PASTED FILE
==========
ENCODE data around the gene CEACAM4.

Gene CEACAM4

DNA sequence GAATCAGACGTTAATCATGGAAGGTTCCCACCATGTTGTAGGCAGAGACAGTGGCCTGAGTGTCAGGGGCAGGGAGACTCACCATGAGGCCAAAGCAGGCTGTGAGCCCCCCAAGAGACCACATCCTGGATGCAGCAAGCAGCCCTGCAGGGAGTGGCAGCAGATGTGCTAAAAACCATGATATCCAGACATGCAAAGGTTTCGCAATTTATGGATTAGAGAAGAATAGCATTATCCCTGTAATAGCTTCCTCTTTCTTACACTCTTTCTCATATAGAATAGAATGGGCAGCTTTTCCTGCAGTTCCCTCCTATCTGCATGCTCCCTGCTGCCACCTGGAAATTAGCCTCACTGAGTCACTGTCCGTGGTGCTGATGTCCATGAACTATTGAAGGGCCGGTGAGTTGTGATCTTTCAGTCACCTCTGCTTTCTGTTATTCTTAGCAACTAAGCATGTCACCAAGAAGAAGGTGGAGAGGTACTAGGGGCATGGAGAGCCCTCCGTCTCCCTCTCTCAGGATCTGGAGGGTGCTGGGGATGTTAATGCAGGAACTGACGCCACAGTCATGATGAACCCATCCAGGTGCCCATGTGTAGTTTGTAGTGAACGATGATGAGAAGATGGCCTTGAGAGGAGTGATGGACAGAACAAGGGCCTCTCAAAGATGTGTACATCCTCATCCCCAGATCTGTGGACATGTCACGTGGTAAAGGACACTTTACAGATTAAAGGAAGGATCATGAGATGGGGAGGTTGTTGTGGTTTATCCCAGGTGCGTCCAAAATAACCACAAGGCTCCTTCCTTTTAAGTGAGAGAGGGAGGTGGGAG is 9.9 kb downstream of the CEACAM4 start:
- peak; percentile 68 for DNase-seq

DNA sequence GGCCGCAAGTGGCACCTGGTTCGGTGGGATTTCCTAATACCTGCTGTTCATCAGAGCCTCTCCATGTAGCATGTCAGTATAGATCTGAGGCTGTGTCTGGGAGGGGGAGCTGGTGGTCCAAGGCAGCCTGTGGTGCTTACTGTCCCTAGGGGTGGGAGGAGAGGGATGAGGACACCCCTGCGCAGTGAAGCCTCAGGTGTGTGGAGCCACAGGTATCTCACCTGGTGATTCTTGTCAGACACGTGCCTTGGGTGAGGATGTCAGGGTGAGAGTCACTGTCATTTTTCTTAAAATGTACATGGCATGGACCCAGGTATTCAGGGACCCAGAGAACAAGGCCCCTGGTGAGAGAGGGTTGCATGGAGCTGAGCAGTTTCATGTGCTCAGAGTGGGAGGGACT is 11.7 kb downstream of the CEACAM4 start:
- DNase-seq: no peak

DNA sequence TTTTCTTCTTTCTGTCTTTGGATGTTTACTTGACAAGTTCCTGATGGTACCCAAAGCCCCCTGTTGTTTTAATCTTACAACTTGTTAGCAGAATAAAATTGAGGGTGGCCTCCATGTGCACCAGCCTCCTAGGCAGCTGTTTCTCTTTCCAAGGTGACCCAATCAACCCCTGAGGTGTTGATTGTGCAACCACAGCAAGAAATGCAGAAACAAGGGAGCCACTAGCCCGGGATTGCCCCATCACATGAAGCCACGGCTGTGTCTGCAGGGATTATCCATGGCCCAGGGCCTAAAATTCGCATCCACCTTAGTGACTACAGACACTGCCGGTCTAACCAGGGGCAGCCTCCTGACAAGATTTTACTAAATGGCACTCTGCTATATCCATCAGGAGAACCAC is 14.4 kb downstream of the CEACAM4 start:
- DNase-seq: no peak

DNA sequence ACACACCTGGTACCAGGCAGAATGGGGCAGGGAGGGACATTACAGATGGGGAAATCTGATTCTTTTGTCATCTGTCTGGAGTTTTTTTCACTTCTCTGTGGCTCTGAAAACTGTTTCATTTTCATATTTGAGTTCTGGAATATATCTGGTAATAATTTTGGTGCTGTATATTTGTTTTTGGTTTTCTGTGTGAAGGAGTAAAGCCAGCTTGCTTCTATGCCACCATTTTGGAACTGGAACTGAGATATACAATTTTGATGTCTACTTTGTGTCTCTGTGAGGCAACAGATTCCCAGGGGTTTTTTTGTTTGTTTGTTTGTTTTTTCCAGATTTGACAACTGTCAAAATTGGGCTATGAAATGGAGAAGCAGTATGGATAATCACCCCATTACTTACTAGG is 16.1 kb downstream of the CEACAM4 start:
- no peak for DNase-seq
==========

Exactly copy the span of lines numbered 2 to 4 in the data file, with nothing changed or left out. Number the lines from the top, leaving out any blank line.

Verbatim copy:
Gene CEACAM4

DNA sequence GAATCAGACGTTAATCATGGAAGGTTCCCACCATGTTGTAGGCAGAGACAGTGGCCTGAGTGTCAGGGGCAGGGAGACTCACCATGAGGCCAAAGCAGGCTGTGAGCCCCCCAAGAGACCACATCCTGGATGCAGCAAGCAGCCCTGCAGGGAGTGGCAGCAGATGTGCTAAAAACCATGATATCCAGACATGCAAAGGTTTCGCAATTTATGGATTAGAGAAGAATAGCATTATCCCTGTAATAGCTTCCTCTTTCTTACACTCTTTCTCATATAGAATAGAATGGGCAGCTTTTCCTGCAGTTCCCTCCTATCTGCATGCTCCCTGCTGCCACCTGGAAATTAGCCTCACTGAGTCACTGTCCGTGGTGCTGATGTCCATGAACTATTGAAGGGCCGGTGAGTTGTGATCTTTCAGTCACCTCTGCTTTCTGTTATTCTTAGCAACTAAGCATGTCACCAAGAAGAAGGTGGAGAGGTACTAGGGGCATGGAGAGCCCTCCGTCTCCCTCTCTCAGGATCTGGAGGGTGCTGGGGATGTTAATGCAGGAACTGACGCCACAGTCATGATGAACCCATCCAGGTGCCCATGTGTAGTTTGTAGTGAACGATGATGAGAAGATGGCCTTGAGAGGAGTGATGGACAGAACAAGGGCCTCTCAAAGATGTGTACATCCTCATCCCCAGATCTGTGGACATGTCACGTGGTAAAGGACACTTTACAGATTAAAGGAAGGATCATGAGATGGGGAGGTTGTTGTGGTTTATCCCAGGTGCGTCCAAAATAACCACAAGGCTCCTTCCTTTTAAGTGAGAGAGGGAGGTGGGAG is 9.9 kb downstream of the CEACAM4 start:
- peak; percentile 68 for DNase-seq